The thing about scientists is that, as in all walks of life, they have a range of abilities. And some people work on rather pointless areas and do experiments that don’t tell you very much. For example: “We added compound A to the cells, and they went a bit rounder.” This sort of thing is really not so interesting because the scientist is not really making a serious attempt to *understand*.
Most scientists, however, don’t fall into this trap. I’d like to think that I was one of them. A couple of the results from my experiments are now included in textbooks (on biochemistry and virology), so I would like to think that I have done something useful and interesting.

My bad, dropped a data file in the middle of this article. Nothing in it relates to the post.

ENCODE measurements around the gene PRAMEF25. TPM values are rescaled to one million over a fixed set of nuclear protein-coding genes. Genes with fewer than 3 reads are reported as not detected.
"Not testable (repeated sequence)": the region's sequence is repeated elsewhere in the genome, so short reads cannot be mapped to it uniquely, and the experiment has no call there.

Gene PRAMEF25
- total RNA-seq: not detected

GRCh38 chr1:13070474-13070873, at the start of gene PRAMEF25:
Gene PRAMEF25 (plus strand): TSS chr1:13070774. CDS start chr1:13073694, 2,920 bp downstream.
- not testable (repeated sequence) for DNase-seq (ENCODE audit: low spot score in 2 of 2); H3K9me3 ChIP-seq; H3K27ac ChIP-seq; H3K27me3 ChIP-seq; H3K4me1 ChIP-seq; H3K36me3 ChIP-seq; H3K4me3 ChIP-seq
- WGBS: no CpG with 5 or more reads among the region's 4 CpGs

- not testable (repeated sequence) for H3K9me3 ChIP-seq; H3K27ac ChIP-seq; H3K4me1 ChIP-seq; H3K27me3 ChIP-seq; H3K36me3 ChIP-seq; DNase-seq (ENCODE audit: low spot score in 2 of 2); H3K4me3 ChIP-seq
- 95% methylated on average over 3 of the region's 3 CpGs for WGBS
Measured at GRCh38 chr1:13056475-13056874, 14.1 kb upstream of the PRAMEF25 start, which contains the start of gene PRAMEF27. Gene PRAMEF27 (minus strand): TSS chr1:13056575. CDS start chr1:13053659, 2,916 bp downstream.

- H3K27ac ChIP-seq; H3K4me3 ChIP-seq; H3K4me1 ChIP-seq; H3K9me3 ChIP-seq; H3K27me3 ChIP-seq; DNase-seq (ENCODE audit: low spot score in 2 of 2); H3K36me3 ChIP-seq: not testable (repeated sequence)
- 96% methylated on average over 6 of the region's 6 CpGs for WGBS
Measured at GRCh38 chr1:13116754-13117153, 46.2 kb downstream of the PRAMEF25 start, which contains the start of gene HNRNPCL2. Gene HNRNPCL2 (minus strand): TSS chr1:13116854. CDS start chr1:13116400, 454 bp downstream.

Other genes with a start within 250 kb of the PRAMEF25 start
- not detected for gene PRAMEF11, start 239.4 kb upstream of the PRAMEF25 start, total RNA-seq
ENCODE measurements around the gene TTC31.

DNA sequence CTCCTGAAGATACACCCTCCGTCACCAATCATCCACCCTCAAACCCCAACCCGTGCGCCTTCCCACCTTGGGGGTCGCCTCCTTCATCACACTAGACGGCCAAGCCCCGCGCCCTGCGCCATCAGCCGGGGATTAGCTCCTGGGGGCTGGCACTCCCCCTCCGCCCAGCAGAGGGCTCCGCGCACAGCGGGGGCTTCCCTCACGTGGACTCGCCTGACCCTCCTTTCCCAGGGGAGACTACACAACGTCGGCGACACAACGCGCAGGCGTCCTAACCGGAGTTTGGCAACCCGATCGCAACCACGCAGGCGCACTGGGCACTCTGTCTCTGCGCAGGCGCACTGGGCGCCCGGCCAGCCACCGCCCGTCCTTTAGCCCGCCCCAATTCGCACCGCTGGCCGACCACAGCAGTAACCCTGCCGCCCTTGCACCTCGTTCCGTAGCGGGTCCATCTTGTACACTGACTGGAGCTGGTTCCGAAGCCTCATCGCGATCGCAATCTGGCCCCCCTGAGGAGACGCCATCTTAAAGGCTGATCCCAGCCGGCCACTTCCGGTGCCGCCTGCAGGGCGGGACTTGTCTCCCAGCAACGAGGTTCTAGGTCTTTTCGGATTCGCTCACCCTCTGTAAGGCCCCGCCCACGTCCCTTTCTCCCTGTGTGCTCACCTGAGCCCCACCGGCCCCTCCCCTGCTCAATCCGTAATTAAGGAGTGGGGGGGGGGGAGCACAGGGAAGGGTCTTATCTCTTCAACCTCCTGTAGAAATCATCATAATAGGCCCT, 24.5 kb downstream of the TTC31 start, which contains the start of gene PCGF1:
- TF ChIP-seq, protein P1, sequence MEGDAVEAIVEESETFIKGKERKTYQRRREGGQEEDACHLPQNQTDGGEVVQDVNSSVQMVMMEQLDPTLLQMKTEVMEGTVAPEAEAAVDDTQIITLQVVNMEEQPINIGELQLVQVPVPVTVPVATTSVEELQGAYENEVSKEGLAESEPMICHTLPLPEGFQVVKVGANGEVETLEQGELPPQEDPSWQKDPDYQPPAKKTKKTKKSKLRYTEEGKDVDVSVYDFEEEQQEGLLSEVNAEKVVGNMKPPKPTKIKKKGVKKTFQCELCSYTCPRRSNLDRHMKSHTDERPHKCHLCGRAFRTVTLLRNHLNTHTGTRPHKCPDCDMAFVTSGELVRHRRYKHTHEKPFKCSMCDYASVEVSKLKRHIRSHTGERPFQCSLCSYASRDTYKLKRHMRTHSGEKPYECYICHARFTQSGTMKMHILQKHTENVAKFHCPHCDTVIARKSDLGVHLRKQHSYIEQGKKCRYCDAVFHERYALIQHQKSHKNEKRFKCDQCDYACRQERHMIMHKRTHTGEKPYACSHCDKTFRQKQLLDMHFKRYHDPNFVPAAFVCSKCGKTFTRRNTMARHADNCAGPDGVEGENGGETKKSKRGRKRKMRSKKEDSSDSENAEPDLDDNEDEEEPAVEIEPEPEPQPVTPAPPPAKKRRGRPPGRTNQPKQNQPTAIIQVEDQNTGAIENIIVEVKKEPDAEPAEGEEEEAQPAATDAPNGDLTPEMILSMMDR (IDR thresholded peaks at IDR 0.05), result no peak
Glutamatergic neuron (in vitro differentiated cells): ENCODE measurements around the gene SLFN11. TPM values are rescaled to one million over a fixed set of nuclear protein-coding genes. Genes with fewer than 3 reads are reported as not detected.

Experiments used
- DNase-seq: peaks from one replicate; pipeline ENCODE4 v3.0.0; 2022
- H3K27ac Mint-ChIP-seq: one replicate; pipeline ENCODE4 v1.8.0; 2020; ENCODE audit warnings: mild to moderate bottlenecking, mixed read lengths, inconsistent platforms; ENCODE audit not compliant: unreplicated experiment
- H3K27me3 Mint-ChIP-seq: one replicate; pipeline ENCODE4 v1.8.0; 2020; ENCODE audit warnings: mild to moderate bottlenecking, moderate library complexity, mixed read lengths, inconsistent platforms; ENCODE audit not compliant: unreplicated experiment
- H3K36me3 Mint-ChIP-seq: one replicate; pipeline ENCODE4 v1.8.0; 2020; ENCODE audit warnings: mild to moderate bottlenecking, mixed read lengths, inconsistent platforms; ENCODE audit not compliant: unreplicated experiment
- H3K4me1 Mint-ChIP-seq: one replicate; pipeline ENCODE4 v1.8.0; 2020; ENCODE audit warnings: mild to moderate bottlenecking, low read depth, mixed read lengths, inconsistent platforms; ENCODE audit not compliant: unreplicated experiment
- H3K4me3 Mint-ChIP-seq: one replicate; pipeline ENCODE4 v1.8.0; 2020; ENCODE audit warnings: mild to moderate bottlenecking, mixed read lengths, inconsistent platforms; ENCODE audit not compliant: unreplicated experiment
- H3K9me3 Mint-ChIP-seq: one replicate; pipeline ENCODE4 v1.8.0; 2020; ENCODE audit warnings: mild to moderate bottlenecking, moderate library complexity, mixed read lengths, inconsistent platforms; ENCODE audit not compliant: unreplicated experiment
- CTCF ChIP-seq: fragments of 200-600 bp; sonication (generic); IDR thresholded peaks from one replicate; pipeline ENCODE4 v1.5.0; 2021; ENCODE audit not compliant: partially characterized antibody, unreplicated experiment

I do sometimes read something which seems utterly pointless, but I try to be forgiving because it’s not always obvious when you’re reading work from outside your own field what is valuable. My colleague Eleanor Maguire (UCL) won the IgNobel prize (which is a sort of spoof Nobel for work which the committee consider to be silly or pointless). Her work was on the size of taxi drivers’ hippocampi (the hippocampus is part of the brain involved in memory and in finding your way about). This no doubt sounded pretty silly to the American committee, because (so far as I know) American cab drivers have no special training and are not reknowned for being able to find their way about. London Cab Drivers on the other hand are expert navigators and have to train for two years before getting their licence after passing a very strict test called “The Knowledge”. Eleanors work showed that their hippocampi are a different shape from ordinary people’s, and it’s actually pretty well regarded in the area I work in – it was one of the first times scientists had found parts of the brain apparently growing to accomodate a special skill.